If you don’t feel that adults can have a meaningful exchange of ideas and interesting  discussion with teenagers, again, that’s your issue. And if you feel like there is automatically something weird or nefarious about interacting with people of different ages – including teenagers – online, you may be somewhat paranoid.

Do you ever feel kinda silly if people see you reading books that are full of vampires, mermaids, angels, etc.?
Well to be honest…yes. But this isn’t solely a YA thing. Look at the Southern Vampires series by Charlaine Harris – it’s full of smutty vampire sex and I don’t think anyone is going to be calling it a young adult series any time soon. Or if they are, somebody should try to pry them out of the clutched fists of all of the middle-aged ladies who have them hiding in their nightstand drawers. Good luck with that. And the tv series it spawned, True Blood? Uh, yeah, NOT YA. You know those previously mentioned hypothetical kids of mine who wouldn’t be censored? They wouldn’t be watching True Blood. And all of these paranormaly things are recurring themes in both adult fiction and erotica, which is again not intended for young adults (and also not my cup of tea, but that doesn’t mean I’m going to shit all over it as a genre to make myself feel better about my own reading habits – YA haters, take a lesson).

But seriously, why YA?
Because it tackles a lot of the same issues that adult books do – YES IT DOES – and many times it does so in a less complicated and more honest manner than an adult book might. In my opinion, anyway. It’s not all vampires and proms – there’s also physical abuse, suicide, abandonment, drug & alcohol abuse, rape (date and otherwise), sexism, bullying, death, emotional abuse, consequences of actions, cheating, eating disorders, illness, and a myriad of other topics that are relevant to, like, everyone walking the planet.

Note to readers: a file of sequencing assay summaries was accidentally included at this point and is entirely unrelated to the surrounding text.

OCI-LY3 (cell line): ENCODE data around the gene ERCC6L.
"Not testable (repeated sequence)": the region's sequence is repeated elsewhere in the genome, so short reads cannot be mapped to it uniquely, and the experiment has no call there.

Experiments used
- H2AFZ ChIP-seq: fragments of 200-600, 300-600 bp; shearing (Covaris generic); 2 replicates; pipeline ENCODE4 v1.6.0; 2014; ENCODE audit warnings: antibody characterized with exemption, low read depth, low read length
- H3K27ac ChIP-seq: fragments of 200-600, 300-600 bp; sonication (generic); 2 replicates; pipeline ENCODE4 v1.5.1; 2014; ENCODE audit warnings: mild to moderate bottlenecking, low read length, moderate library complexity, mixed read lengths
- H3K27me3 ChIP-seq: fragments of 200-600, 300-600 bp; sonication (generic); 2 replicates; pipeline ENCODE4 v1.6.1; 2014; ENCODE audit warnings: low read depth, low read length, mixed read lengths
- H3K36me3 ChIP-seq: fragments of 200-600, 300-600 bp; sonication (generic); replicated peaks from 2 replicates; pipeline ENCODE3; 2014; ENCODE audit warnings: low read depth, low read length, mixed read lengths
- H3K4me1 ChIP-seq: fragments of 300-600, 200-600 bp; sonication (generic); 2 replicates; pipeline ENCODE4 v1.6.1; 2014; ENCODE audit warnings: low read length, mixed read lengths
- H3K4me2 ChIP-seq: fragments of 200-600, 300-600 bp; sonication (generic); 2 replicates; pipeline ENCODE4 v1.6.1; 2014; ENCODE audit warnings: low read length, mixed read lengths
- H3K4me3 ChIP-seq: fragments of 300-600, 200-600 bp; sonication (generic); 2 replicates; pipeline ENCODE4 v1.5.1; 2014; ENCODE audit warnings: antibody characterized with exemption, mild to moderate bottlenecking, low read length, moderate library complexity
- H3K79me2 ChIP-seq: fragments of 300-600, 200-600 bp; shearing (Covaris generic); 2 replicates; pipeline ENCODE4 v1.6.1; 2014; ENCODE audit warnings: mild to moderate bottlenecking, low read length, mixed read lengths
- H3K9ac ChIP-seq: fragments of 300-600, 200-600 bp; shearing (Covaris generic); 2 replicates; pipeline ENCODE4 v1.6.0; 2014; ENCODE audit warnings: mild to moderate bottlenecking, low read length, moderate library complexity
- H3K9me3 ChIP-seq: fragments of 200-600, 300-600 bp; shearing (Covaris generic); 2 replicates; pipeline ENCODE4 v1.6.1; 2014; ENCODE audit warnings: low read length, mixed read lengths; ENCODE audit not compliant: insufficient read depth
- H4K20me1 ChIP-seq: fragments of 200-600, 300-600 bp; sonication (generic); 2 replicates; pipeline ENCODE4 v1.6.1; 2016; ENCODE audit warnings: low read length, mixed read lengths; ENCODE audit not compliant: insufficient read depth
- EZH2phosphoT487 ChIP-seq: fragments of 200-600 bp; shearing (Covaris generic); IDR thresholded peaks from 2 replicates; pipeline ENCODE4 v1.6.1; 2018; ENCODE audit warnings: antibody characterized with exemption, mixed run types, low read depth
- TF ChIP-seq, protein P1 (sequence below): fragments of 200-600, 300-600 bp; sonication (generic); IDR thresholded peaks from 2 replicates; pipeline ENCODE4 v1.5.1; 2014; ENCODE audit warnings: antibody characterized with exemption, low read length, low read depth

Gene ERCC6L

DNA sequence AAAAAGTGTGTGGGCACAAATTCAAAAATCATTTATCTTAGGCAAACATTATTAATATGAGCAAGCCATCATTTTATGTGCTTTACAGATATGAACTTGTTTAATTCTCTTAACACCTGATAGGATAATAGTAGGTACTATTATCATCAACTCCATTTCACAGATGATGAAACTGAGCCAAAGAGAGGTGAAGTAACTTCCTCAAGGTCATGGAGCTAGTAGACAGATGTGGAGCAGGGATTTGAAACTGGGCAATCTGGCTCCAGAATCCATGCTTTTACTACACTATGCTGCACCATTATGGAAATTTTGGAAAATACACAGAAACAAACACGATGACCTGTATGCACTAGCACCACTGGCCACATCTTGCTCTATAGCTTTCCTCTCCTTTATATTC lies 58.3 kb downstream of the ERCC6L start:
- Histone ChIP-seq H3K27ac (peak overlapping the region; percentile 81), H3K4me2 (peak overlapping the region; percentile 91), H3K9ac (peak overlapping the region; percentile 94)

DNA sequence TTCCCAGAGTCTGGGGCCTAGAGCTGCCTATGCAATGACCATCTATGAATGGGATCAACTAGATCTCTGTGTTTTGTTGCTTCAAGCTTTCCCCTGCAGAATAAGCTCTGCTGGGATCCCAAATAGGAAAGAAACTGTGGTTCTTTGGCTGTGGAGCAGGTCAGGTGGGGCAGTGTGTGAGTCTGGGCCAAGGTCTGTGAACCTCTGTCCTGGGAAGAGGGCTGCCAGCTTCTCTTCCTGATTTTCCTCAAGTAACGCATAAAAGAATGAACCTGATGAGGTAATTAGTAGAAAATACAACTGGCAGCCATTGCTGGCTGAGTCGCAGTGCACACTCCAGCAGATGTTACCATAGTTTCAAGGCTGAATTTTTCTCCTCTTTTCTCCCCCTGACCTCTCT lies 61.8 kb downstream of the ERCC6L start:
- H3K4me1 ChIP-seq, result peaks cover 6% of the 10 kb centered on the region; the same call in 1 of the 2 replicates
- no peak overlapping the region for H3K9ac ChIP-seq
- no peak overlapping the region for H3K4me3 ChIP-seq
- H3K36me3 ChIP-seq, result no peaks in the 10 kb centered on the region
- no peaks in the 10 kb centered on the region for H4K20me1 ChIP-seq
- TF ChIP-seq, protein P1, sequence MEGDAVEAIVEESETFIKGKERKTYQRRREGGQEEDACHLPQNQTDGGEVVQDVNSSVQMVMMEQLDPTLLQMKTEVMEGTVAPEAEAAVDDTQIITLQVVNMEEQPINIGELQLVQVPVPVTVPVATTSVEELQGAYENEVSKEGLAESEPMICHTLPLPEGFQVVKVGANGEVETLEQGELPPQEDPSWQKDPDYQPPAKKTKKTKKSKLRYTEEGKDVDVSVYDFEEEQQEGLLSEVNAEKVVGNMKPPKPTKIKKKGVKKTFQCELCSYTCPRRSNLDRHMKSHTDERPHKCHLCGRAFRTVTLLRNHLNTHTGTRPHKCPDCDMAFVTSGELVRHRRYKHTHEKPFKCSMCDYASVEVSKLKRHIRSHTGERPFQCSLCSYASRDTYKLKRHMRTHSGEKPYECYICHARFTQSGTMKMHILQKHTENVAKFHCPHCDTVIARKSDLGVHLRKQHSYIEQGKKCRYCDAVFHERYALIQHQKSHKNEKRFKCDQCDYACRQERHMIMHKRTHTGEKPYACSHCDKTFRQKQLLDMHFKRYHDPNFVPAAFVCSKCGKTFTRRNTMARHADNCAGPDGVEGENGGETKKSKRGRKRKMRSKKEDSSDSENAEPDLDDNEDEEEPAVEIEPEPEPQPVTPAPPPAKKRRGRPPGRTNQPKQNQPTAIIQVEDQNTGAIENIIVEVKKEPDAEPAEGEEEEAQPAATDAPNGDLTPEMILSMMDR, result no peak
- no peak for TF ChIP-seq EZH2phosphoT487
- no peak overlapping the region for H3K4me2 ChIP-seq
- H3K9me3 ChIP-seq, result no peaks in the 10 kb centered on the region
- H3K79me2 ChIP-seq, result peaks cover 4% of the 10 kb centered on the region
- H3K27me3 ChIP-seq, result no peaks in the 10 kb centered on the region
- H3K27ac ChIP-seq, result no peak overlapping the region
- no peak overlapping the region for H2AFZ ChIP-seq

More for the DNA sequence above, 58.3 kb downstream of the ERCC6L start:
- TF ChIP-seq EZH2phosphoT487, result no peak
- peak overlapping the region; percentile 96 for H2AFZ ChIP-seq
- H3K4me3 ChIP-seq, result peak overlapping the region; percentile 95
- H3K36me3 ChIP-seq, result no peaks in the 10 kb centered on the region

Because there are a lot of great authors out there who write YA primarily or exclusively, and you’re missing out if you don’t give their stuff a try.

And why blog YA? Because it’s a great community to be a part of and because, again, I think it would have been awesome to have blogs around when I was growing up. Let’s be honest, for better or for worse most adults are already stuck in their reading patterns. They’re either readers or they’re not. If a child or a teen sees a book on a blog and it sparks an interest and turns him or her into a reader for life, then that’s pretty awesome as far as I’m concerned.

But mostly I just read YA because I like it.

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*FTR, I’m sure this topic has been covered before and done better. I’m not claiming this to be the definitive guide on defending YA, just my own feelings on the topic. If anyone else has done a similar post and would like me to link it up and share, please let me know!

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24 Comments

  1. I love this post! Brilliant!

    I’m still a ”Young Adult” (19) and already I get weird looks about the type of books I read. It’s weird how some people think reading YA books means you can’t read or appreciate adult novels, too. Nearly all of my absolute favourite books are adult books yet 90% of what I read is YA. With YA, most books I pick up I enjoy well enough. With adult books, I find I have to go through many, many books to get to ones that blow my mind. That’s just me… other people are different. And that’s cool too. 🙂

    It’s crazy how fast the YA section has grown. When I started secondary school at 13, we had YA books, sure but the section in the store was tiny and not a lot of it was good. By the time I LEFT secondary school at 18, the YA section was huge and seems bigger every time I go into the store. I wish all those books had been so readily available when I was a younger teen.

    Life is SO damn short. We need to be reading what we enjoy not what other people deem ”worthy” enough!

    Reply
    • Thanks Nicola! Your last sentence is so true. I really don’t care what people think I “should” be reading. I like a lot of classics but you know, I also can’t stand a lot of them. Different strokes and all that. I have so many books that I *want* to read that I’m never going to get to them all. No way I’m going to spend my time reading things just because somebody has deemed them more worthy!

      Reply